As a hybrid, although fertility of certain Leyland cypress forms were recently reported, most Leyland cypress were thought to be sterile, and nearly all the trees now
seen have resulted from cuttings originating from those few plants.
Eventually they found the six original trees developed by Leyland, and began propagating the species.
The two parent species would not likely cross in the wild, as their natural ranges are more than 400 miles (640 km) apart, but in 1888, the hybrid cross occurred when the
female flowers or cones of Nootka cypress were fertilised by pollen from Monterey cypress.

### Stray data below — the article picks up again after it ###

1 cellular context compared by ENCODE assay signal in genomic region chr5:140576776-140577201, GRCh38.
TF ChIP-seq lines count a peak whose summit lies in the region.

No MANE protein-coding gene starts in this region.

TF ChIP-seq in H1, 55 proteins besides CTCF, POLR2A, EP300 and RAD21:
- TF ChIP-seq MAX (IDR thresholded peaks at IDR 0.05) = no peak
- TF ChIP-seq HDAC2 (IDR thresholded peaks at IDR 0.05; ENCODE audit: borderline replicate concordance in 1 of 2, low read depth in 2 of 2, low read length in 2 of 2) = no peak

In 1953, a freak tornado blew down one of the original trees at Haggerston (the other original five trees still survive), on which the research division of the Forestry
Commission started developing additional hybrids.
 Little (2006) proposed another alternative by transferring all the North American species of Cupressus, including the Monterey cypress (C. macrocarpa), to Callitropsis.
The shallow root structure also means that it is poorly adapted to areas with hot summers, such as the southern half of the United States.
The Leyland cypress, Cupressus × leylandii, often referred to simply as leylandii, is a fast-growing coniferous evergreen tree much used in horticulture, primarily for hedges
 Over 40 forms of Leyland cypress are known, and as well as ‘Haggerston Grey’ and ‘Leighton Green’, other well-known forms include ‘Stapehill’, which was discovered
in 1940 in a garden in Ferndown, Dorset by M. Barthelemy and ‘Castlewellan’, which originated from a single mutant tree in the Castlewellan estate arboretum in Northern Ireland.